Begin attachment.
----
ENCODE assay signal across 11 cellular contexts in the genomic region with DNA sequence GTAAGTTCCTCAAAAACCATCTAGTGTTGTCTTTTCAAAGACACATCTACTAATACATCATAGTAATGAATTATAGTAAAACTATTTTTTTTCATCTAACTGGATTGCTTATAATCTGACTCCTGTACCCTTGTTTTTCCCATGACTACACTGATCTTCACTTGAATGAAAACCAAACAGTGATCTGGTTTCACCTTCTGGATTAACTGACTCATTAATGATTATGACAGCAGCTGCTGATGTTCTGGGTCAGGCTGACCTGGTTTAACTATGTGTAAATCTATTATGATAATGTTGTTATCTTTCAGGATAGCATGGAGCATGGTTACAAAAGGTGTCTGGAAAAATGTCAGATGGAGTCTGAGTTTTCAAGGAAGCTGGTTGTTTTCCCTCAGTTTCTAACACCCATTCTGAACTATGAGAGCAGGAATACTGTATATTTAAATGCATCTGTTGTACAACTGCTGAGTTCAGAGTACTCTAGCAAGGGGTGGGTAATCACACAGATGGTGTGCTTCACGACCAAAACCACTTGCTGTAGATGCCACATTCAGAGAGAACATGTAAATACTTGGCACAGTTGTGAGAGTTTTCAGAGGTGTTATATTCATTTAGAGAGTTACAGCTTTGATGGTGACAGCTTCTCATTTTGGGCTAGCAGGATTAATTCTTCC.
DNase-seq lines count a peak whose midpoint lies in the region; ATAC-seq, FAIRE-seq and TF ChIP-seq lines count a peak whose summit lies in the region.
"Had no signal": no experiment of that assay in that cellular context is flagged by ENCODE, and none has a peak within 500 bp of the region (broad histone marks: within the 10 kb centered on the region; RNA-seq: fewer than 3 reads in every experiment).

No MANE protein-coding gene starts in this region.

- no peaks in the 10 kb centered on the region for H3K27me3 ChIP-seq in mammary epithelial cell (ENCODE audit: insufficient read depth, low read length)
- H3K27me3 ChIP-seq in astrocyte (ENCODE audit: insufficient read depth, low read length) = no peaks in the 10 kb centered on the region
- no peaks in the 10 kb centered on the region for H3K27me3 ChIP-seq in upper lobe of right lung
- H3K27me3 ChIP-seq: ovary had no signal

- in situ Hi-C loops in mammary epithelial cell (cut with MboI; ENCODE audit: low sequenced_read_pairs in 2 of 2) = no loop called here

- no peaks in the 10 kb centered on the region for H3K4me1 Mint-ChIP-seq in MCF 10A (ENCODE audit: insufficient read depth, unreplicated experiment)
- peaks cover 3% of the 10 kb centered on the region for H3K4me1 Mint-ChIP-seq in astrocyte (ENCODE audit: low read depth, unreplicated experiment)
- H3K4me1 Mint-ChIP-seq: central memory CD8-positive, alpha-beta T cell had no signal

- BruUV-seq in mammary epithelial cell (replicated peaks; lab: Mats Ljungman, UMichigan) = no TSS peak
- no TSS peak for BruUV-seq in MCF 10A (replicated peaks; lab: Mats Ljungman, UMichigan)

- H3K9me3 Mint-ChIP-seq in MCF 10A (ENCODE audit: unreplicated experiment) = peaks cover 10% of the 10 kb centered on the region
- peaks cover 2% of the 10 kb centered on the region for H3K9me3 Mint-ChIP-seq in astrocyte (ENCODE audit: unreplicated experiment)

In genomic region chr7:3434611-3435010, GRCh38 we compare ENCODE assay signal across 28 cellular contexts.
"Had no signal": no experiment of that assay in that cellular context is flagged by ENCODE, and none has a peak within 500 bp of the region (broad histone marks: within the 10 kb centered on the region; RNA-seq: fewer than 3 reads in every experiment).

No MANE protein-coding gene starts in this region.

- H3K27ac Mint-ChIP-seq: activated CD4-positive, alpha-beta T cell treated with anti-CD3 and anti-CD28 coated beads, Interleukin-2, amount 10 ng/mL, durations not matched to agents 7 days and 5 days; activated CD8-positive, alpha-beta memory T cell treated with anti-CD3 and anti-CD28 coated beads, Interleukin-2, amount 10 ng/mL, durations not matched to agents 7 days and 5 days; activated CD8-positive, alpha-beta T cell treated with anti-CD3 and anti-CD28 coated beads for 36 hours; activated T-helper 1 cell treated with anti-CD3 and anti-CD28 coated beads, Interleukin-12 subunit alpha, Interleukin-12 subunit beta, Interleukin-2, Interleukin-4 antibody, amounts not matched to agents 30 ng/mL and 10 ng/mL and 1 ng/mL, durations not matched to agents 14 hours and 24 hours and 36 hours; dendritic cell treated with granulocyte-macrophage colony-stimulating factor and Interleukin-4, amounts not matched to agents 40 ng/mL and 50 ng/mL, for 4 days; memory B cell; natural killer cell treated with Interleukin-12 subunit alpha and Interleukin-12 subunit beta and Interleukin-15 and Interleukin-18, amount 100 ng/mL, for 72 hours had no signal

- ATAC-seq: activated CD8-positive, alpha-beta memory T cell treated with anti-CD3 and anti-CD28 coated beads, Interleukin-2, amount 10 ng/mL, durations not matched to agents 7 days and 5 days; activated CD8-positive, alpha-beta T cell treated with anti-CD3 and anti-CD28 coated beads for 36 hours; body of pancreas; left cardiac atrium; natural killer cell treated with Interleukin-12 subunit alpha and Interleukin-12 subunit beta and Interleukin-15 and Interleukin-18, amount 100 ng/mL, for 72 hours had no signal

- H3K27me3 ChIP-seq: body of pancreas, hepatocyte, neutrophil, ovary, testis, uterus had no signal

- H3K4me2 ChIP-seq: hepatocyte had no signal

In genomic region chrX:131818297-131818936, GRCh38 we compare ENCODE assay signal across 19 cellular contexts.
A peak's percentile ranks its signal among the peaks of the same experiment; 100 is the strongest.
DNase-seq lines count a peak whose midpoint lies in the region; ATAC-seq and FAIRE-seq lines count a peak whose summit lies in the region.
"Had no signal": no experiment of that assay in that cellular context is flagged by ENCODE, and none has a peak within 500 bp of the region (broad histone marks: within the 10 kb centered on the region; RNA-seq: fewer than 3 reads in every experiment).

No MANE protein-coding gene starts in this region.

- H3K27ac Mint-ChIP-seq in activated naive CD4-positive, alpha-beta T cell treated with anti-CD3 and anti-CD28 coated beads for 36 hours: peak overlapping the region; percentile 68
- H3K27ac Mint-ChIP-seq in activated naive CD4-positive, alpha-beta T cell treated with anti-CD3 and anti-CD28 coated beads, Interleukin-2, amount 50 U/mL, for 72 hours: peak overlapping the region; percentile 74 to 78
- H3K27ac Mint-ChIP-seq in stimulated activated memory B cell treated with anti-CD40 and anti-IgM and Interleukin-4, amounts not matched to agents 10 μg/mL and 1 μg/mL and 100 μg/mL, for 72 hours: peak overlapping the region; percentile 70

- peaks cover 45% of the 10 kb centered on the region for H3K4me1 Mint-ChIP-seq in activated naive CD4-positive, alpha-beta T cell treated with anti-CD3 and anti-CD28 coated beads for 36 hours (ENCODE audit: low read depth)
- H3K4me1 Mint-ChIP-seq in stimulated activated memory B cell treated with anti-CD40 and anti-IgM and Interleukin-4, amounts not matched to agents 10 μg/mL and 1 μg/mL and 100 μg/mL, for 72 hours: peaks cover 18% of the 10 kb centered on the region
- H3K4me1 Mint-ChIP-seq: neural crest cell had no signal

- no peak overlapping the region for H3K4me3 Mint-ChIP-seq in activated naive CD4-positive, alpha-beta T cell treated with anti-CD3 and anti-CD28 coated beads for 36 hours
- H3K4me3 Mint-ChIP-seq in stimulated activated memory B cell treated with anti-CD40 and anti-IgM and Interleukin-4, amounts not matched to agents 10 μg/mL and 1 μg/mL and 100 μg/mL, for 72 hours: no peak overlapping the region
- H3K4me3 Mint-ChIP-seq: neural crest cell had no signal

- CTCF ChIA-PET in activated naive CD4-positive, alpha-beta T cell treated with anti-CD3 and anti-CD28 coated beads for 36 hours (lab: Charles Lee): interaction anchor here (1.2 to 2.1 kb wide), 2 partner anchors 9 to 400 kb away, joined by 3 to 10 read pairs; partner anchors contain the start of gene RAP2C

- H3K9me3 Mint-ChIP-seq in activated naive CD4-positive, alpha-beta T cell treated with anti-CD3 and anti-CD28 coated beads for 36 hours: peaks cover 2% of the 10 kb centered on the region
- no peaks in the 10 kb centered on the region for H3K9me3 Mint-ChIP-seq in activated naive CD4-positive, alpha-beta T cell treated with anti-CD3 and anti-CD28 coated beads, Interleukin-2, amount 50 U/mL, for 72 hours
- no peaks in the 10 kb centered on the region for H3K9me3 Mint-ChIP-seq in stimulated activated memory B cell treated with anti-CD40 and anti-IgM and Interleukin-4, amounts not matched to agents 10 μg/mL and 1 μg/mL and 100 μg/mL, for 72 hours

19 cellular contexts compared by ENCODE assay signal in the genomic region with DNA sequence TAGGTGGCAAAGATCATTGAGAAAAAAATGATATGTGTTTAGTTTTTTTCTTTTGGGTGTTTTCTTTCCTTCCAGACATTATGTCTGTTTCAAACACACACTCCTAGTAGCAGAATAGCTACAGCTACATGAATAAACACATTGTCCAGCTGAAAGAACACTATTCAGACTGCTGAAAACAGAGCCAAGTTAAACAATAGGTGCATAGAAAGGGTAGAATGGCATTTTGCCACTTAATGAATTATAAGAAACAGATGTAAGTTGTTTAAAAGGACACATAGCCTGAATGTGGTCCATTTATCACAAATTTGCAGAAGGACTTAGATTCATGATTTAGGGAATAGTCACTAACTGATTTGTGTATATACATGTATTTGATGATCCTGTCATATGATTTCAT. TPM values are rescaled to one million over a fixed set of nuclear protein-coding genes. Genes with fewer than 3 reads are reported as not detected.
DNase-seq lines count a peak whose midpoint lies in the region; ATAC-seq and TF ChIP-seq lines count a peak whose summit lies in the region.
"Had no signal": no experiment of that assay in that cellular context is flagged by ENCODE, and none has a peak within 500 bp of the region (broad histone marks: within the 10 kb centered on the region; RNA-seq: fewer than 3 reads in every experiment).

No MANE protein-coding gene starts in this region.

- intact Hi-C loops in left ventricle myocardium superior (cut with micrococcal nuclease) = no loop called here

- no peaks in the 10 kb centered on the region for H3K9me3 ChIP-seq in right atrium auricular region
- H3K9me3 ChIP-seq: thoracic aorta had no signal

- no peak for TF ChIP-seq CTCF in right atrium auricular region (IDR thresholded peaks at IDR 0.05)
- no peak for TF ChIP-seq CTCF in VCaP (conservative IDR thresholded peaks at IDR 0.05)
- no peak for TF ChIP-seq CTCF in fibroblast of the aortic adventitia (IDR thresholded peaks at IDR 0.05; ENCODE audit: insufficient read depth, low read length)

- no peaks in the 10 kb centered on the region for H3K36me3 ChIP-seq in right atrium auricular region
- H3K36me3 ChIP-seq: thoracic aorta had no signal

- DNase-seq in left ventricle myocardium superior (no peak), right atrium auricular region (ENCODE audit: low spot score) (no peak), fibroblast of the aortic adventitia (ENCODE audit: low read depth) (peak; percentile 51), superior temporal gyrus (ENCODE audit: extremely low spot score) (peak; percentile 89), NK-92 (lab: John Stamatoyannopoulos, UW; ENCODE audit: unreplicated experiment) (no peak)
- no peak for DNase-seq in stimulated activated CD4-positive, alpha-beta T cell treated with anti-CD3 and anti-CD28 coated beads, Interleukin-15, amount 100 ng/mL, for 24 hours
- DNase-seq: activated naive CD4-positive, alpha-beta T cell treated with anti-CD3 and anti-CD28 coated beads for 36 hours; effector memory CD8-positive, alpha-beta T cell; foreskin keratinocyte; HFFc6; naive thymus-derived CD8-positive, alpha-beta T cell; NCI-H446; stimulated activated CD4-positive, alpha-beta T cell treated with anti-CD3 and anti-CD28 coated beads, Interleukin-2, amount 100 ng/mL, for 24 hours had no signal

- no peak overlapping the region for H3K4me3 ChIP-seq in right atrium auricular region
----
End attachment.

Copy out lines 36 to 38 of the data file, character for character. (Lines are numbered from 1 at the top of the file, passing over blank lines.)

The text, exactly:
- H3K4me3 Mint-ChIP-seq in stimulated activated memory B cell treated with anti-CD40 and anti-IgM and Interleukin-4, amounts not matched to agents 10 μg/mL and 1 μg/mL and 100 μg/mL, for 72 hours: no peak overlapping the region
- H3K4me3 Mint-ChIP-seq: neural crest cell had no signal

- CTCF ChIA-PET in activated naive CD4-positive, alpha-beta T cell treated with anti-CD3 and anti-CD28 coated beads for 36 hours (lab: Charles Lee): interaction anchor here (1.2 to 2.1 kb wide), 2 partner anchors 9 to 400 kb away, joined by 3 to 10 read pairs; partner anchors contain the start of gene RAP2C